September 8 is Independence Day, celebrates the independence of Macedonia from Yugoslavia in 1991.
In the late sixth century BCE the area was incorporated into the Persian Achaemenid Empire, then annexed by the Kingdom of Macedonia in the fourth century BCE. The Romans conquered the region in the second century BCE and made it part of the much larger province of Macedonia.
Macedonia remained part of the Byzantine (Eastern Roman) Empire, and was often raided and settled by Slavic peoples beginning in the sixth century CE. Following centuries of contention between the Bulgarian and Byzantine empires, it gradually came under Ottoman dominion from the 14th century.
Between the late 19th and early 20th century, a distinct Macedonian identity emerged, although following the Balkan Wars of 1912 and 1913, the modern territory of Macedonia came under Serbian rule. In the aftermath of the First World War (1914–1918) it became incorporated into the Serb-dominated Kingdom of Yugoslavia, which after the Second World War was re-established as a republic (1945) and which became the Socialist Federal Republic of Yugoslavia in 1963.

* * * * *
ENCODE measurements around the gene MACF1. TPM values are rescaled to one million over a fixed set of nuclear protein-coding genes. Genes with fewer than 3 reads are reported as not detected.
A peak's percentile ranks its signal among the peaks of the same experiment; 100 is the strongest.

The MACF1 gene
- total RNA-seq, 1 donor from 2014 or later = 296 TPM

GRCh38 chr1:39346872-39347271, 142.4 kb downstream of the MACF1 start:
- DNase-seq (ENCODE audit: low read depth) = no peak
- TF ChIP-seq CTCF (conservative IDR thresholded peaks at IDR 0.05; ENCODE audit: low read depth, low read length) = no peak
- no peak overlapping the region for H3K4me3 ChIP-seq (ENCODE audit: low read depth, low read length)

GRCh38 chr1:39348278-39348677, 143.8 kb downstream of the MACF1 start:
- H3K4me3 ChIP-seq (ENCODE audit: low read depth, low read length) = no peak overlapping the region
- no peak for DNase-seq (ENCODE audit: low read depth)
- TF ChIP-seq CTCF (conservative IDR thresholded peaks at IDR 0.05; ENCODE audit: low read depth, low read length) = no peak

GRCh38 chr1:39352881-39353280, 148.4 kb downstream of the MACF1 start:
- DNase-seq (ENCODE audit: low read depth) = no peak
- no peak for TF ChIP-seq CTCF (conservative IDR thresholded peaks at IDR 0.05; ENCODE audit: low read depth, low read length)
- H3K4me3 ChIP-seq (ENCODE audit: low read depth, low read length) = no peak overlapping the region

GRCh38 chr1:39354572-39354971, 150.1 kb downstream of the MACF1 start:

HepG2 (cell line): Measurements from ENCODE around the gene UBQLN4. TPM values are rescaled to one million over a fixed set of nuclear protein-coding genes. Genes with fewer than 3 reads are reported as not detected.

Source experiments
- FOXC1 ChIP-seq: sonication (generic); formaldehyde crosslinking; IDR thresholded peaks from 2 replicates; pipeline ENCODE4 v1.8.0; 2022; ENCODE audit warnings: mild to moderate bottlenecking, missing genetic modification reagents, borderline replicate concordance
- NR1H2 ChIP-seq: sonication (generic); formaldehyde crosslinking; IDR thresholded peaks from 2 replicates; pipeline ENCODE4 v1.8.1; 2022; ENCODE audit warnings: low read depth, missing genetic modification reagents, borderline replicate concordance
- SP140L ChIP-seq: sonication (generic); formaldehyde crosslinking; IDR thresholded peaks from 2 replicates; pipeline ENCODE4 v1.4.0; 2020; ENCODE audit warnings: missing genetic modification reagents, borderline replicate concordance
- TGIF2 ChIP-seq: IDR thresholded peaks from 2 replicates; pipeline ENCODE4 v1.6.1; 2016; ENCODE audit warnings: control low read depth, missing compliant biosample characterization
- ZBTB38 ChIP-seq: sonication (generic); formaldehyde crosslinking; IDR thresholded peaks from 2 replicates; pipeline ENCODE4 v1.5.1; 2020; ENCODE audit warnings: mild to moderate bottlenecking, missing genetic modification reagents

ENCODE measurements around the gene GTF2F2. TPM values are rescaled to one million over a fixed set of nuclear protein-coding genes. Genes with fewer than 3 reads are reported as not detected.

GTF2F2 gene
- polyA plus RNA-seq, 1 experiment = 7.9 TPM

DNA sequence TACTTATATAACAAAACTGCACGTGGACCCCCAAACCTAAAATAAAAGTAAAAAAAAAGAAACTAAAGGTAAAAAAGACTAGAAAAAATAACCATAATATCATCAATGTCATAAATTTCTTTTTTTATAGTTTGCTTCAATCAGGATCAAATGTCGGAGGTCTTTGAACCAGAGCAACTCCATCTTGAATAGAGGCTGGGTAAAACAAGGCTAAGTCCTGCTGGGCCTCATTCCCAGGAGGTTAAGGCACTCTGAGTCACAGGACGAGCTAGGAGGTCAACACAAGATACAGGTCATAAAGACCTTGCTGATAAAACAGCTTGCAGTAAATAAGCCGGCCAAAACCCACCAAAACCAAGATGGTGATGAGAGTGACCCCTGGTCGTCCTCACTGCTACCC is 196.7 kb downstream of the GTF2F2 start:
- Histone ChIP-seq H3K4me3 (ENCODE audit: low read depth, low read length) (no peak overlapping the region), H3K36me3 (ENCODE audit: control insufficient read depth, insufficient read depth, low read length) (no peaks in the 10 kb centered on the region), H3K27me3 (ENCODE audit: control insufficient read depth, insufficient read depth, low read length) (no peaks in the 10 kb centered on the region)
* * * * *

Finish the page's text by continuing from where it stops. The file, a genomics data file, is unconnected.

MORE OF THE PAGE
Macedonia remained a constituent socialist republic within Yugoslavia until its peaceful secession in 1991.
Macedonia, officially the Republic of Macedonia, is a country in the Balkan peninsula in Southeast Europe. A landlocked country, the Republic of Macedonia has borders with Kosovo to the northwest, Serbia to the north, Bulgaria to the east, Greece to the south, and Albania to the west.
It is one of the successor states of the former Yugoslavia. As a result of an ongoing dispute with Greece over the use of the name Macedonia, it was admitted under the provisional description “the former Yugoslav Republic of Macedonia” (sometimes abbreviated as FYROM), a term that is also used by international organizations such as the European Union, the Council of Europe and NATO.